At the corner of Fell and Franklin, on the footprint of a torn-down autobody shop, a Hathaway Dinwiddie construction crew that numbers over 100 on a busy day is working toward a rapidly approaching deadline. They have handled big projects before, like our neighbor to the West, the Trasamerica Pyramid, and if all goes smoothly, on Martin Luther King Jr. Day, Wednesday, Jan. 21st, 2013, SFJAZZ throws open the doors of its Hayes Valley, LEED-certified home, a stone’s throw from the Herbst Theatre, where they held their first concert 30 years ago.
Today, a block away at the nearby Hayes Valley Grill, Randall Klein, founder and executive art director of SFJAZZ, described the vision for the first night and season at the new venue, and beyond.
“The intent of the feel of the building and the programming is somewhere in between a concert hall and a nightclub,” said Klein, “so the focus of a concert hall [and] the relaxed feeling of a nightclub, and the ability to feel that you’re with people–a community feel.”
The opening night celebration will feature jazz heavies like McCoy Tyner, Chick Corea, Joshua Redman, Esperanza Spalding, Bobby Hutcherson, and Bill Frissell, as well as the SFJAZZ Collective, and many others. Master of Ceremonies for the event will be actor, funnyman, doctor, scholar, and everyone’s favorite TV dad, Bill Cosby.
In addition to many of the aforementioned artists taking up four-night (Thurs-Sun) residencies during the first season, SFJAZZ has appointed Resident Artistic Directors to create four-night weekends. For example, Bill Frissell will serve as R.A.D. in late April and will perform new musical settings of Allen Ginsberg’s “My Kaddish” and Hunter S. Thompson’s landmark Gonzo journalism short story, “The Kentucky Derby Is Decadent and Depraved.” British artist Ralph Steadman, who accompanied Thompson on that first Gonzo outing, will contribute visual projections to the Ginsberg story.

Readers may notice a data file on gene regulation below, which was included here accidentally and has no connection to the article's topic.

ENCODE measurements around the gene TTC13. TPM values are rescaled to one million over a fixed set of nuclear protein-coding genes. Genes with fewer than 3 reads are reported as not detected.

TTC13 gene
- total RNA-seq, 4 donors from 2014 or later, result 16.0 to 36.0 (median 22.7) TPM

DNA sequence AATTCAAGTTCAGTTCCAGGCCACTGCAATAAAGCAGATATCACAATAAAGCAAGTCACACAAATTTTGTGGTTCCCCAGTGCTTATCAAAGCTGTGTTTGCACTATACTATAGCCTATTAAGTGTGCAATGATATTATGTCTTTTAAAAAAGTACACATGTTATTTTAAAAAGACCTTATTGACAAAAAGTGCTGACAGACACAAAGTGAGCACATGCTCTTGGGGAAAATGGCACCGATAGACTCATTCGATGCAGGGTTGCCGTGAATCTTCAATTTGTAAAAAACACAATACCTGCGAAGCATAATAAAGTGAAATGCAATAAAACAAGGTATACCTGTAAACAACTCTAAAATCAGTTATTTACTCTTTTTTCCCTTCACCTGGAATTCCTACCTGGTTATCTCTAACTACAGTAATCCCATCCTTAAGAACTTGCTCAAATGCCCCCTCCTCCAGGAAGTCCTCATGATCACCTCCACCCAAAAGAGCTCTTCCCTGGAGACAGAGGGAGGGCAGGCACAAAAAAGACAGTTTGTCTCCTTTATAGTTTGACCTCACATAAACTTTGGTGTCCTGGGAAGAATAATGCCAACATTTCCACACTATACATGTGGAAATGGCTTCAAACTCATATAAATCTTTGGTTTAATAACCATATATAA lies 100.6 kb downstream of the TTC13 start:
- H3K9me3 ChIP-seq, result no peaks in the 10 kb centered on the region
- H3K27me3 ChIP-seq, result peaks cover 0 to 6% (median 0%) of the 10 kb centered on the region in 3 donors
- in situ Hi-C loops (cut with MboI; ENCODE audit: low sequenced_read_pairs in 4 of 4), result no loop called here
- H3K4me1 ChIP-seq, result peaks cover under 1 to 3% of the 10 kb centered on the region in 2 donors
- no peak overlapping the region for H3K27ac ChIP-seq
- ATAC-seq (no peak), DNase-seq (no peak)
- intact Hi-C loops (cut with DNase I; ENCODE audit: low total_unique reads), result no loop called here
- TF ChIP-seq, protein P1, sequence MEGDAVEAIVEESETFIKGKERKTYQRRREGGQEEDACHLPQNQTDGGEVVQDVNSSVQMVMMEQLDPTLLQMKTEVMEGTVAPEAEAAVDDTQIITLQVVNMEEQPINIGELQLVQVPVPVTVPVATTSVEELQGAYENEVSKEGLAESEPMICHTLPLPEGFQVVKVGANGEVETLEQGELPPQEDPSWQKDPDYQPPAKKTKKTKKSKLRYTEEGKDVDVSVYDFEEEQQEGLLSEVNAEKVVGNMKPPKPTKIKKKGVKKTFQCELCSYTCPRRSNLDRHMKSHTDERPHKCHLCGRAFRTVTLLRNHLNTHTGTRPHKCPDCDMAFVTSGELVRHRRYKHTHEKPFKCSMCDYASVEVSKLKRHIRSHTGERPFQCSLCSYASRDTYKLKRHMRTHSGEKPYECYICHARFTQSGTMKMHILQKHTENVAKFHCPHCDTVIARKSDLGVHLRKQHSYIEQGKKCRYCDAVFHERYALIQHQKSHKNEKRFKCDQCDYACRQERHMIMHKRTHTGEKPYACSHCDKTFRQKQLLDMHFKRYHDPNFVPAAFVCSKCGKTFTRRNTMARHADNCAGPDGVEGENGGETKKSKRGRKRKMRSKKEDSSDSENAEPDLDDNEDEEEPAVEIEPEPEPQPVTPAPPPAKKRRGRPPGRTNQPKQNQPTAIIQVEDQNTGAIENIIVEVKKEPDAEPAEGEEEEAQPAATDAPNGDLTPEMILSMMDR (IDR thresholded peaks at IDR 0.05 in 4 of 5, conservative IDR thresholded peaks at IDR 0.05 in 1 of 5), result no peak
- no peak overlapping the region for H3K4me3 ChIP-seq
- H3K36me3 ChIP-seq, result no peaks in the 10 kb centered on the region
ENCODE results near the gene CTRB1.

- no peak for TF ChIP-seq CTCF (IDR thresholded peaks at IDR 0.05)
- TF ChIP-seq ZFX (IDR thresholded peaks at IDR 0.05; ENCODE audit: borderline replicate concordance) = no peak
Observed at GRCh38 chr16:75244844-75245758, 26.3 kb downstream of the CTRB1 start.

Today, the press conference attendees were also taken on a brief hard-hat tour of the construction site [pics below], led in via the stage door just as any artist and their gear would enter. The principle auditorium will have a seating capacity of 700, though it will feature flexible seating and stage arrangements for more intimate performances, or standing-room, dance-friendly shows.
Speaking from the venue floor to the reporters clustered on the piano riser, architect Mark Cavagnero described the auditorium, citing the work that Frank Lloyd Wright and Louis Kahn created for the Unitarian church, specifically Wright’s Unity Temple, which is similar in size, seating, dimensions, and purpose.
Cavagnero also pointed out the “vomitorium,” a sightline that points from the stage directly out to Fell Street, and through which any passer-by could watch a concert. Klein compared the viewing point to the public enclaves of McCovey Cove, where anyone can watch a few innings of a Giants game without ever stepping foot in the stadium. The building will also promote community interaction with glass-siding. At street-level, it will be completely transparent. At mezzanine-level, guests will be able to congregate on terrace bars over the street. During the daytime, a street-level cafe will be open to the public.
Although SFJAZZ kicked off their “The World Is Listening” campaign with an anonymous gift of 25 million, they are still eight million dollars short of their 63 million-dollar goal. Today, Robert Mailer Anderson, co-chair of the capital campaign, invited contributions from anyone with “50 bucks or 50 million.”
Tickets for the first season will start going on sale to SFJAZZ members Oct 13, and to the general public on Nov 3. For more info visit sfjazz.org